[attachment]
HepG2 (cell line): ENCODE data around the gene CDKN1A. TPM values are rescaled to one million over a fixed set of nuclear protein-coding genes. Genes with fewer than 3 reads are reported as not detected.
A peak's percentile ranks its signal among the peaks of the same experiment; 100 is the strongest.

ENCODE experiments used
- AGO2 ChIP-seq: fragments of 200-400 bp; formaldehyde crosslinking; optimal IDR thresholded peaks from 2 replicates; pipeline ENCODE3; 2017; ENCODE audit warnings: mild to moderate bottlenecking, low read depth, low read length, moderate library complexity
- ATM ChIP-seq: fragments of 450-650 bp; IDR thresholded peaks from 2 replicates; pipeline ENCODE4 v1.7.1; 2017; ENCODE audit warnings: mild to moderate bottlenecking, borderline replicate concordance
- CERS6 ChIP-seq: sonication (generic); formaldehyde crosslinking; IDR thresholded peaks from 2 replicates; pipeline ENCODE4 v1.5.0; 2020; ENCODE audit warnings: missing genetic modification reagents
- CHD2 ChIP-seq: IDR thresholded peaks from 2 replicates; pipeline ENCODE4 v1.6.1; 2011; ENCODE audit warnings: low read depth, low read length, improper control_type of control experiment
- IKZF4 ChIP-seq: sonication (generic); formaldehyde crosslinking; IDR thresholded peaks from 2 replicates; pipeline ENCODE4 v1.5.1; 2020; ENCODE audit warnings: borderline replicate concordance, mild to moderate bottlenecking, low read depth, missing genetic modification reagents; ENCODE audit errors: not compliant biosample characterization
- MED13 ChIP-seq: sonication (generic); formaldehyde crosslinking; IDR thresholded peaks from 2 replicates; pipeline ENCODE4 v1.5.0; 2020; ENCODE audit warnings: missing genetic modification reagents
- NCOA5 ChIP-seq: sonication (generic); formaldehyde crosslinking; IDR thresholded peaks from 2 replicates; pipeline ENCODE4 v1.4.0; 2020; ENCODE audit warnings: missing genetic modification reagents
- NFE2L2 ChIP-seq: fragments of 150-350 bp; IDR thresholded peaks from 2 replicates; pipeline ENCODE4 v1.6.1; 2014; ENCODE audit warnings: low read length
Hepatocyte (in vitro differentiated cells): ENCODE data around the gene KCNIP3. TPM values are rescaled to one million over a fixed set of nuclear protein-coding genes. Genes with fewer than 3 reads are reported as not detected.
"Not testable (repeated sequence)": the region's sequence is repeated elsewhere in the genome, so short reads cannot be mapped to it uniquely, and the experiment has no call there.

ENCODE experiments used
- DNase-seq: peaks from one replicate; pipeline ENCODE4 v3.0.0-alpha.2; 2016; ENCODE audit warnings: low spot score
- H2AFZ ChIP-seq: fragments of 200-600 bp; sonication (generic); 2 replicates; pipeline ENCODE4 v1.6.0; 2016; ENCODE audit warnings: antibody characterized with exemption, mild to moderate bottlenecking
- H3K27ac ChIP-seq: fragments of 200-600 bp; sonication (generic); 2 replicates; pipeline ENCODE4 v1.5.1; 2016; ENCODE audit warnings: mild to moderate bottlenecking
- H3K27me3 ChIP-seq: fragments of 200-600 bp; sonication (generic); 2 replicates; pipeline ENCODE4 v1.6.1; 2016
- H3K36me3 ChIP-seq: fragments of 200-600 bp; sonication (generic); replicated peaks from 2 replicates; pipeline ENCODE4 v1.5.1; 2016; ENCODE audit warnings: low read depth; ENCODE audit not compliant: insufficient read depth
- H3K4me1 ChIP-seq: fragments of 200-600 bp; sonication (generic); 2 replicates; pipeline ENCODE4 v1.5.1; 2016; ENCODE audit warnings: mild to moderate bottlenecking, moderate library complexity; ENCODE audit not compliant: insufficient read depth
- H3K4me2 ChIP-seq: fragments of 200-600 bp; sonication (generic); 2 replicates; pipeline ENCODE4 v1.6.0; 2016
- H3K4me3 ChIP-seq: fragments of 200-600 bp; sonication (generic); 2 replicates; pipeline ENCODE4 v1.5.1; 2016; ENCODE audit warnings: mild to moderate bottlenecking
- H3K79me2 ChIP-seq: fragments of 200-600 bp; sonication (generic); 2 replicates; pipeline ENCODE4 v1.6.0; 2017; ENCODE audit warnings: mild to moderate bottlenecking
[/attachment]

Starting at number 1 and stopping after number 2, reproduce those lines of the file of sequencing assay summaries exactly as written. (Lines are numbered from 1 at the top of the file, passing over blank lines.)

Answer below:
HepG2 (cell line): ENCODE data around the gene CDKN1A. TPM values are rescaled to one million over a fixed set of nuclear protein-coding genes. Genes with fewer than 3 reads are reported as not detected.
A peak's percentile ranks its signal among the peaks of the same experiment; 100 is the strongest.